· Grinder & Finishing Stone: Along with a pair of nail clippers, you should invest in a quality nail grinder and finishing stone. These tools are used to soften the edges of your dog’s nails and eliminate any minor chips or tears that can cause greater damage down the road. However, these tools can be more intimidating to your dog than just the clippers, so you may need to take some time to train your dog around these tools.
· Towels: For any doggy grooming task, having towels on hand is key. This towel can provide your dog with a safe place to stand and catch any falling fur and nails as you complete your trimming process. If you accidentally snip the quick in your dog’s nail, this towel can also serve as protection to catch any fallen blood or bloody footprints.
· Styptic Powder & Gauze: Speaking of snipping the quick, it’s best to be prepared for the worst. If you accidentally cut the quick in your dog’s nail, you’ll want to stop the bleeding fast. Styptic powder will help you stop the bleeding, while gauze can be used to apply the powder pressure to the minor wound.
· Treats: Your dog is being such a good boy! You better let them know with some treats. Giving your dog treats throughout the trimming process can help keep them happier and calmer while also giving you the right avenue for rewarding their good behavior.
· Extra Helpers: If possible, dog grooming is always easier with a helping hand. Having a second person around to help you out can be majorly beneficial, especially when it comes to keeping a dog calm and still throughout the trim.
A Step-by-Step Guide for Dog Nail Trimming
You’ve made it to the step-by-step guide for how to trim your dog’s nails — are you ready to begin?
Remember that it’s never too late to turn to a professional. If you start the trimming process and find your dog too difficult to safely trim their nails, there’s no shame in calling a professional groomer and making an appointment. After all, they are professionals for a reason.
Without further ado, here are our 5 key steps for trimming your dog’s nails:
1. Prepare Your Dog
Get your dog settled and ready to be handled. This may take a few minutes and maybe even a walk to get your dog in the right frame of mind.
Once your dog is calm and open to being touched, you can begin the process. If this is your first time trimming your dog’s nails at home, it may be to your benefit to do a practice run of lifting each dog’s paws and getting them comfortable with the clippers being near their feet.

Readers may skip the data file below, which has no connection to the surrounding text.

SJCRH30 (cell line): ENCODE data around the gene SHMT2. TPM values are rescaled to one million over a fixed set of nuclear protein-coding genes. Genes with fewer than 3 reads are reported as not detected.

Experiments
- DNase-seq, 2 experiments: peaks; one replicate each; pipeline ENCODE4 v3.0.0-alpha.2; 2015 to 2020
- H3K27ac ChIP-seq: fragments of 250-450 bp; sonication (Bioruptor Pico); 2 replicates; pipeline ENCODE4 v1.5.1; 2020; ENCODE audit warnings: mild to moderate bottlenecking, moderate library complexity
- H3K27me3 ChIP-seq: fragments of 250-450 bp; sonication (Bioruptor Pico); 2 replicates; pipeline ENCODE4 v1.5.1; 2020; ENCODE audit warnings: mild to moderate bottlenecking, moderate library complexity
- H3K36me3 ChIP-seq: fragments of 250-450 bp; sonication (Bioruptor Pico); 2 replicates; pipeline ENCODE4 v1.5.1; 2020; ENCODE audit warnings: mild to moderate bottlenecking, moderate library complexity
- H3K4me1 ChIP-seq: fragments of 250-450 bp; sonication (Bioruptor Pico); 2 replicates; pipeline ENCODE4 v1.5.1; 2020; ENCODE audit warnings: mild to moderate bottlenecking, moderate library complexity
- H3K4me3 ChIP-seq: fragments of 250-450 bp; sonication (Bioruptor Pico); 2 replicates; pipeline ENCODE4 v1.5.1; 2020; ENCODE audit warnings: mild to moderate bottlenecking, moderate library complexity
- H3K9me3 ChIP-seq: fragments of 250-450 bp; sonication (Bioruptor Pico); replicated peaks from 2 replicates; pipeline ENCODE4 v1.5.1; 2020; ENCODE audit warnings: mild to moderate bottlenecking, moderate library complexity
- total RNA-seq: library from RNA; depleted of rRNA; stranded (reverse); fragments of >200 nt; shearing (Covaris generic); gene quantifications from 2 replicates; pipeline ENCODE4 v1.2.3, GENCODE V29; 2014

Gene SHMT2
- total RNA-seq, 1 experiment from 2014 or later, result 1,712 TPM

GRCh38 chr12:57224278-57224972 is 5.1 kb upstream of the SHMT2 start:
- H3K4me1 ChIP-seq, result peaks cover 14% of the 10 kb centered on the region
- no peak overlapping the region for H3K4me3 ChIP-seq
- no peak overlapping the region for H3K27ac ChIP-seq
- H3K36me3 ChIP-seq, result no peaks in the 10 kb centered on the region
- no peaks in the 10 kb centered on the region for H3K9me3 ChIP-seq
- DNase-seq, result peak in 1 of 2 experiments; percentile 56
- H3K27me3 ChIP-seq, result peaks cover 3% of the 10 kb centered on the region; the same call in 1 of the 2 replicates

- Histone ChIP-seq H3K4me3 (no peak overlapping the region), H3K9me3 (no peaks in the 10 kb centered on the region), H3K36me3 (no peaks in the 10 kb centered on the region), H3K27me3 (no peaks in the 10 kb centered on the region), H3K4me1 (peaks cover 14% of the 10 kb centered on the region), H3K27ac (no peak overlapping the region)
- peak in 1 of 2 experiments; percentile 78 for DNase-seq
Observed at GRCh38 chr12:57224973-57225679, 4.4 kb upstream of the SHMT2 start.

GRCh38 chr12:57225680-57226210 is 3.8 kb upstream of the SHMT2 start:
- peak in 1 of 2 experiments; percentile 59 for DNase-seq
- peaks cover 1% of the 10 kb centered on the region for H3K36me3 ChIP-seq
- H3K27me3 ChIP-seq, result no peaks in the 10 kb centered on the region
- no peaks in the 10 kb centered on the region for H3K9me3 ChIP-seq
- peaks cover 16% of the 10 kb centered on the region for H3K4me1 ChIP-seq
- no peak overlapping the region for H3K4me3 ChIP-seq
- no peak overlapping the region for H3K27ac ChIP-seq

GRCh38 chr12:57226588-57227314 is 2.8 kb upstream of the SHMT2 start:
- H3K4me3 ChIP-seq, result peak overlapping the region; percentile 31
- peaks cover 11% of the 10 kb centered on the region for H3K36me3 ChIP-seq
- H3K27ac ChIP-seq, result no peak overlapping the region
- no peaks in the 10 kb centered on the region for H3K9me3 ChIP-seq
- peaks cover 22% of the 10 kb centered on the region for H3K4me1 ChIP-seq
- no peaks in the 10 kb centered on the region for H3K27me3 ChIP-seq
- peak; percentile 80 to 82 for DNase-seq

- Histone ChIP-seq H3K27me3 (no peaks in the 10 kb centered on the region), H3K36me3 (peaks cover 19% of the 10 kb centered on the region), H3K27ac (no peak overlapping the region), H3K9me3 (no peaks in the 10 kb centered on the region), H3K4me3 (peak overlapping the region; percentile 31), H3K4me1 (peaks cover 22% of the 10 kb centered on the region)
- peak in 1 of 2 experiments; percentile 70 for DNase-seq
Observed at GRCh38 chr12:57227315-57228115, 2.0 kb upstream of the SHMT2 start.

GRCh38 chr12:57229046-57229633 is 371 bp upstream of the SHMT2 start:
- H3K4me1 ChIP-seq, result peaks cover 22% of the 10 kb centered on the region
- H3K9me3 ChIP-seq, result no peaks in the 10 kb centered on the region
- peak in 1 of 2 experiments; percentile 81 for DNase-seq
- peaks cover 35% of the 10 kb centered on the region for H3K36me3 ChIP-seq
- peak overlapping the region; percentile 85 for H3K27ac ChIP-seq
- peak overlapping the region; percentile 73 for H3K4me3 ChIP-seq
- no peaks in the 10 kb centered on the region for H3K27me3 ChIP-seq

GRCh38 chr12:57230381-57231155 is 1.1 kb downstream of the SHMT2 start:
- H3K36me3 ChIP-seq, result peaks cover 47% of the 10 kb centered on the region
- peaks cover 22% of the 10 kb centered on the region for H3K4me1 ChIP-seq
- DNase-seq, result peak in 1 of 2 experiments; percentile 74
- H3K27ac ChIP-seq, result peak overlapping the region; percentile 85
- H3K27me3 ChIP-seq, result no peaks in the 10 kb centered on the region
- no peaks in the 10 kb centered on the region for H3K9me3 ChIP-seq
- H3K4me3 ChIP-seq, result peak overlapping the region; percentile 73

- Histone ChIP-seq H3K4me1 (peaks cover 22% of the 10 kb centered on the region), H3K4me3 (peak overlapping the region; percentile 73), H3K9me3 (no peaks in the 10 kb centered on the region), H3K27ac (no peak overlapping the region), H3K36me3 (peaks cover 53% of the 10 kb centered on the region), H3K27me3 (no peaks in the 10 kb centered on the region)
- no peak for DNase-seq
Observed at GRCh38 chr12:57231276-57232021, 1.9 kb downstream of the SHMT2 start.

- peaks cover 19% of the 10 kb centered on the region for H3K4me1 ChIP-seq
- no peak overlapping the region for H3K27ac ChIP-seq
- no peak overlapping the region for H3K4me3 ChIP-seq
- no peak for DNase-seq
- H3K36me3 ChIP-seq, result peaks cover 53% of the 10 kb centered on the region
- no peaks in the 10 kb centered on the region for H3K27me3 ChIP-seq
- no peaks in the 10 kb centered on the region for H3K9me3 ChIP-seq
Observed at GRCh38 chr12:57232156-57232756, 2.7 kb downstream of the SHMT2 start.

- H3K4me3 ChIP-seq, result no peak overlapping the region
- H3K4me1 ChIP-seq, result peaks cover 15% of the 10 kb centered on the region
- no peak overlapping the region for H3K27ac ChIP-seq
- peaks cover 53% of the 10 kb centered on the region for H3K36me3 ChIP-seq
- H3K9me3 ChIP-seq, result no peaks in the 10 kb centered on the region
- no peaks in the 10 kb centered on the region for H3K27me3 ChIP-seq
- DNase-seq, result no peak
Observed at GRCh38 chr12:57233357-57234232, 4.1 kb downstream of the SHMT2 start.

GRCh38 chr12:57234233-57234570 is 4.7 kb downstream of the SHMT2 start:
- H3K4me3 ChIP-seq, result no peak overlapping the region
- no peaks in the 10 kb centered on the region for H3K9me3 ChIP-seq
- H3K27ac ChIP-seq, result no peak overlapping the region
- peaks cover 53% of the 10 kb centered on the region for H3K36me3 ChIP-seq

Don’t forget to lay a towel down first as we move into step two — setting up your tools.
2. Get Your Tools Ready
There’s nothing worse than getting your dog calm and ready to be groomed than realizing you have none of the tools you need within arm’s reach.
As such, before you officially begin trimming your dog’s nails, set up all the tools you need within a reachable distance. To quickly recap, make sure you have the following supplies:
· Nail clippers
· Nail grinder and finisher stones
· Styptic powder and gauze
3. Lift Your Dog’s Paw
You can start trimming the first paw with your tools at the ready. The order of paws doesn’t matter, so it’s up to you to decide whether you want to do the front or back paws first.
After choosing your first paw, lift your dog’s leg gently and place their paw in your hand. This works best if you are facing the same direction as your dog and have your hand and arm parallel to their arm and paw. Back paws can be a little trickier, so finding the ideal position might take a moment.
Once you have your dog’s paw in your hand, ensure the dog is still calm and stable before trimming each nail.
4. Measure & Trim the Nails
As mentioned, you can visually measure how far to trim based on where the nail begins to curve.
The general rule of thumb is to start smaller rather than bigger. You can always cut off more, but you can’t put any back on if you cut too far down on the nail.
This infographic from Nom Nom provides a good visual guide for where to cut:
5. Clean & Smooth Your Dog’s Nails
After clipping off the excess nail, use your grinder and finisher stones to smooth and polish your dog’s nails. You can use a wet towel to clean your dog’s paws and nails for a nice finishing touch.
Grinding and smoothing your dog’s nails is important for more than just aesthetics.
A well-groomed nail that is nicely smoothed and polished is better protected against damage, such as chips or cracks. Preventing this minor damage is the key to keeping your dog’s claws in good shape.
Final Thoughts: Finding the Right Professional Dog Groomer for Your Needs
There you have it — everything you need to know about trimming your dog’s nails.
If you prefer a professional groomer rather than trimming your dog’s nails at home, we get it — the convenience and professional quality are hard to beat!
When searching for a great professional groomer in your local area, look for these three key factors:
· Nail Specials: Some professional groomers offer special discounts or offers for nail grooming if you purchase multiple appointment vouchers. Finding a groomer offering nail specials is a great way to save extra money on your grooming services.
· Positive Reviews: Always check out a groomer’s public customer reviews before visiting. Most groomers nowadays have Google My Business profiles that pop up when you search the business name, allowing you to read reviews left by recent customers.
· Fair Pricing: Let’s face it, there are much bigger grooming tasks than a simple nail trim. While it is fair for the groomer to charge you a service fee, nail trimming is a quick and easy service that should not break the bank.
Whether you choose a professional groomer or an at-home doggy spa day, keeping your dog’s nails trimmed and neat is the key to ensuring their health and happiness.